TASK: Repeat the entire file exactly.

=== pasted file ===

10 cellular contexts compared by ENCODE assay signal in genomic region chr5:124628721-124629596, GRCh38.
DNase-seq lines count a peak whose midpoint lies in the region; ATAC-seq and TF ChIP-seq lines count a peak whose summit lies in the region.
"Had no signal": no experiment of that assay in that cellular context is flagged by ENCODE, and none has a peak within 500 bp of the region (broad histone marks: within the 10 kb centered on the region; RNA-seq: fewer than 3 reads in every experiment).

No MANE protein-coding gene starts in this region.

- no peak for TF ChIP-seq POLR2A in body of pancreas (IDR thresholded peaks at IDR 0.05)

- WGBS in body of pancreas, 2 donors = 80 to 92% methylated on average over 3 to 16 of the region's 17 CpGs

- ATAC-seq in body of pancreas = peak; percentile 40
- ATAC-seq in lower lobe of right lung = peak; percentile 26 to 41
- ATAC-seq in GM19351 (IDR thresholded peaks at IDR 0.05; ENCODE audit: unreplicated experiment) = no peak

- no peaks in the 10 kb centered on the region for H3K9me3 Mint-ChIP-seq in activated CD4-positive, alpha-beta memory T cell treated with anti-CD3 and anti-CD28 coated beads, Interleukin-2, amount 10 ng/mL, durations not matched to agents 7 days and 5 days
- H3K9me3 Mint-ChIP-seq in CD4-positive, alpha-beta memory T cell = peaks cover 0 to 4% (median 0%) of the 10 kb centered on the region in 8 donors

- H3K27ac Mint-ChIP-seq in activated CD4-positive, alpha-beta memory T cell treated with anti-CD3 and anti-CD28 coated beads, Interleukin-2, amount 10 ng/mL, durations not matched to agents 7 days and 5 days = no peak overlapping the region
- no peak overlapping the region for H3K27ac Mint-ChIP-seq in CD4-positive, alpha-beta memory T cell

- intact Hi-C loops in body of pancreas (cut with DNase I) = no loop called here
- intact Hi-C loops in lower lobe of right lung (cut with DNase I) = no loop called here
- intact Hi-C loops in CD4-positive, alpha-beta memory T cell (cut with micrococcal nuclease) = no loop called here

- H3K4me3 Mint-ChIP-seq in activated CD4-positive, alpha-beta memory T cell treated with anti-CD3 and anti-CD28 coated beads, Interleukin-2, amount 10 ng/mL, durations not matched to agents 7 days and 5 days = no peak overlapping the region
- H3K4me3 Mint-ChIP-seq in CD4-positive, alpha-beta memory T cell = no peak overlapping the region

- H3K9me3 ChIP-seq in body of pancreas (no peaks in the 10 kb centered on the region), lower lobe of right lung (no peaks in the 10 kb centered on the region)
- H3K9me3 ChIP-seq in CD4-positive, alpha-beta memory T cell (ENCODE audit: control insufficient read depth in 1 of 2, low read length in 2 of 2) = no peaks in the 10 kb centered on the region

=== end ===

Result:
10 cellular contexts compared by ENCODE assay signal in genomic region chr5:124628721-124629596, GRCh38.
DNase-seq lines count a peak whose midpoint lies in the region; ATAC-seq and TF ChIP-seq lines count a peak whose summit lies in the region.
"Had no signal": no experiment of that assay in that cellular context is flagged by ENCODE, and none has a peak within 500 bp of the region (broad histone marks: within the 10 kb centered on the region; RNA-seq: fewer than 3 reads in every experiment).

No MANE protein-coding gene starts in this region.

- no peak for TF ChIP-seq POLR2A in body of pancreas (IDR thresholded peaks at IDR 0.05)

- WGBS in body of pancreas, 2 donors = 80 to 92% methylated on average over 3 to 16 of the region's 17 CpGs

- ATAC-seq in body of pancreas = peak; percentile 40
- ATAC-seq in lower lobe of right lung = peak; percentile 26 to 41
- ATAC-seq in GM19351 (IDR thresholded peaks at IDR 0.05; ENCODE audit: unreplicated experiment) = no peak

- no peaks in the 10 kb centered on the region for H3K9me3 Mint-ChIP-seq in activated CD4-positive, alpha-beta memory T cell treated with anti-CD3 and anti-CD28 coated beads, Interleukin-2, amount 10 ng/mL, durations not matched to agents 7 days and 5 days
- H3K9me3 Mint-ChIP-seq in CD4-positive, alpha-beta memory T cell = peaks cover 0 to 4% (median 0%) of the 10 kb centered on the region in 8 donors

- H3K27ac Mint-ChIP-seq in activated CD4-positive, alpha-beta memory T cell treated with anti-CD3 and anti-CD28 coated beads, Interleukin-2, amount 10 ng/mL, durations not matched to agents 7 days and 5 days = no peak overlapping the region
- no peak overlapping the region for H3K27ac Mint-ChIP-seq in CD4-positive, alpha-beta memory T cell

- intact Hi-C loops in body of pancreas (cut with DNase I) = no loop called here
- intact Hi-C loops in lower lobe of right lung (cut with DNase I) = no loop called here
- intact Hi-C loops in CD4-positive, alpha-beta memory T cell (cut with micrococcal nuclease) = no loop called here

- H3K4me3 Mint-ChIP-seq in activated CD4-positive, alpha-beta memory T cell treated with anti-CD3 and anti-CD28 coated beads, Interleukin-2, amount 10 ng/mL, durations not matched to agents 7 days and 5 days = no peak overlapping the region
- H3K4me3 Mint-ChIP-seq in CD4-positive, alpha-beta memory T cell = no peak overlapping the region

- H3K9me3 ChIP-seq in body of pancreas (no peaks in the 10 kb centered on the region), lower lobe of right lung (no peaks in the 10 kb centered on the region)
- H3K9me3 ChIP-seq in CD4-positive, alpha-beta memory T cell (ENCODE audit: control insufficient read depth in 1 of 2, low read length in 2 of 2) = no peaks in the 10 kb centered on the region